We bought these things. We made these memories. It feels good to honor them by keeping them beautiful.

I laugh out loud when Molly and Matthew discuss apple varieties on Spilled Milk (Brown Snout! Cat head! Grannywinkle! Magnum Bonum! Hunge!) This must only make me look more like a deranged maid–me with my spray cleaner holster. I vacuum and mop and work up a sweat. When I’m finished, the floors smell of orange peels.

My house? It’s looking good.


I’ve kept up this plan for a month now. One Tuesday I had an appointment for a haircut and I got grouchy that I had to postpone my cleaning time. Surprise of surprises, I enjoy cleaning if I’m not feeling anxious about getting other things accomplished. Or feeling bitter that it’s Saturday and we’re not walking around Lake Merritt.

I find myself putting things away more often, because who wants to clutter your shimmering counters? I wipe down the kitchen sink, to maintain the Tuesday gleam. I glance around my house and smile, and take photos, instead of thinking, Damn, I really need to dust this place.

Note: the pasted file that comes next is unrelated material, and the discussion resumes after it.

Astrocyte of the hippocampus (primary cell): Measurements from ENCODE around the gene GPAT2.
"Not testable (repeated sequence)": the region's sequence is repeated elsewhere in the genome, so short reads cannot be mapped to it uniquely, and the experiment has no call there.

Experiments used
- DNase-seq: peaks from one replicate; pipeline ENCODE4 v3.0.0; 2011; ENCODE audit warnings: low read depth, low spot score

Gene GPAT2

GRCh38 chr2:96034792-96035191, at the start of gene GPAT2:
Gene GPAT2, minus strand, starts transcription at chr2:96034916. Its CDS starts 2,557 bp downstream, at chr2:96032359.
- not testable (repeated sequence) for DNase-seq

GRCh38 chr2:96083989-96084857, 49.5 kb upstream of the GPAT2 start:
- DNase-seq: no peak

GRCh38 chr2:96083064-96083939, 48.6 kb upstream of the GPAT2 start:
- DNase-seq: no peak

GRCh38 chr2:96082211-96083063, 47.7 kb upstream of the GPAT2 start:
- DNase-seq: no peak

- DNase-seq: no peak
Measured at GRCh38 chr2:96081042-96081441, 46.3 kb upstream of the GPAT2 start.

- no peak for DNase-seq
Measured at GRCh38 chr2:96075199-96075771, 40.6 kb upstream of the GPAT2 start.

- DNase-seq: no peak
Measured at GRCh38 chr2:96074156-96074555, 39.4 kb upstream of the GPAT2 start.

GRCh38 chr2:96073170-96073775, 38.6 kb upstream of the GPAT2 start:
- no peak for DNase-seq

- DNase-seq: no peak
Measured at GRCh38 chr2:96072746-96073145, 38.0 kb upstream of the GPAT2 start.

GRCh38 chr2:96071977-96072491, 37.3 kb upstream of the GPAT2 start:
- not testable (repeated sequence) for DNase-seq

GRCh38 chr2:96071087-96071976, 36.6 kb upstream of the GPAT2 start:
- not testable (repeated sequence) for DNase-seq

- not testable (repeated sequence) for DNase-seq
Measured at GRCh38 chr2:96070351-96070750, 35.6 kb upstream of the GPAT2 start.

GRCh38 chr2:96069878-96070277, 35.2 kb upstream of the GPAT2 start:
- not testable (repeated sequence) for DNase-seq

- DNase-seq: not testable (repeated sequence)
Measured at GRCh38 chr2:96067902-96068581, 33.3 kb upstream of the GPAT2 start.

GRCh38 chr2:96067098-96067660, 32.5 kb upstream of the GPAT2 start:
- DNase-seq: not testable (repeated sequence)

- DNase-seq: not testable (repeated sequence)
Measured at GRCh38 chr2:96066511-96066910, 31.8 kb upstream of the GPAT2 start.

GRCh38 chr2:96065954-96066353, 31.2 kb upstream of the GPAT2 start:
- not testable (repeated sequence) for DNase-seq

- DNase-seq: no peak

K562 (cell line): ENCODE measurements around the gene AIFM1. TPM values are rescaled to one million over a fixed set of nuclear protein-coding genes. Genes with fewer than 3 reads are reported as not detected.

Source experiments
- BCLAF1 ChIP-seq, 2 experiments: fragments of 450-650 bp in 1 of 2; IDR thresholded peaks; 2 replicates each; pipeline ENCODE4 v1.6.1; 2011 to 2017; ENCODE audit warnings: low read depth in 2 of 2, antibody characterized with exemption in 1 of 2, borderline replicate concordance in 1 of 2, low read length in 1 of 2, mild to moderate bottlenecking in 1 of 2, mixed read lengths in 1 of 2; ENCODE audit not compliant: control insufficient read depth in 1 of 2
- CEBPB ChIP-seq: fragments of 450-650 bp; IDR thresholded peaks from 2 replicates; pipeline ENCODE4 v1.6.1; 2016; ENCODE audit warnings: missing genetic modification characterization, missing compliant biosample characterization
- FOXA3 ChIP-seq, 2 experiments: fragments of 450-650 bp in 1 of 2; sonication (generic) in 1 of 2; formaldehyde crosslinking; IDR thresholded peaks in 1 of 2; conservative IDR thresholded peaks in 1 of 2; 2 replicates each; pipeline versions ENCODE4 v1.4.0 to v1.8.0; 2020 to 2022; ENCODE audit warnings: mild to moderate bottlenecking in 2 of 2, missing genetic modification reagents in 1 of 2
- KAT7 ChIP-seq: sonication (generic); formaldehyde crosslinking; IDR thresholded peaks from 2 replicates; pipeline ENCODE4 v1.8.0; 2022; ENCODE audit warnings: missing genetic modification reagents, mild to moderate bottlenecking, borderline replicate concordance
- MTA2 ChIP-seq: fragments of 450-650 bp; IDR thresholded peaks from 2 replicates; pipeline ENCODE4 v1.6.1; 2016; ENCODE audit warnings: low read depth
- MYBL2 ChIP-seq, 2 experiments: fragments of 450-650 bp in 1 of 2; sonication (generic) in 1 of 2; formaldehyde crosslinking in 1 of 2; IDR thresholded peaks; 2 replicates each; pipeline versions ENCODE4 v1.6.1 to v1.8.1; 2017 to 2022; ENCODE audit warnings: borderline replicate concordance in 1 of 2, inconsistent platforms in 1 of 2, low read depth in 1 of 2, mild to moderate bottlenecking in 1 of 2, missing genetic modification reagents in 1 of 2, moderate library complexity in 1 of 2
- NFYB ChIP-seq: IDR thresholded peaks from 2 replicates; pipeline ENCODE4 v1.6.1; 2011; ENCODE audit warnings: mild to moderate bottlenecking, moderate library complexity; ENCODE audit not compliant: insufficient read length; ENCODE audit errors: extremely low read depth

Chris is not a slacker; he finds other things to do around here: washing cars, painting baseboards, pruning trees. But I think he likes our new cleaning lady–although maybe she should get a cut of what we’d have paid that other housecleaner he wanted. This cleaning lady would take a shoe allowance.


The house is clean and I am happy. So, come on over! Just not on Tuesday afternoon.

16 comments… add one
  • Jennifer Mar 8, 2014 @ 9:34

    I have cleaned houses for others since 2002. I can go into someone else’s place and work 3 -4 hours. Being in someone else’s house with an agenda and paycheck waiting are motivating.

    When I’m at my house, however, I get distracted and “tired” after about 30 minutes. I need small bites over several days to get it all done. Otherwise, EVERYTHING I look at “needs doing.”

    After finding a cleaning schedule on Pinterest, I now do about 30-60 minutes worth every day and get the whole house every week, including oddities like the fridge and light switches on “swing day.”

    “This shower needs work. It will get done next Thursday, per the schedule.”

    I walk away without guilt.

    • patricia Mar 10, 2014 @ 8:33

      I imagine it would be hard to have to clean your own home, when you clean the homes of others professionally, Jennifer. Glad you found a system that works for you! Doing a little every day makes me crazy, because it’s too easy for me to miss a day when life gets busy. But I guess you just start back up the next day, huh? It’s all about figuring out what works for you.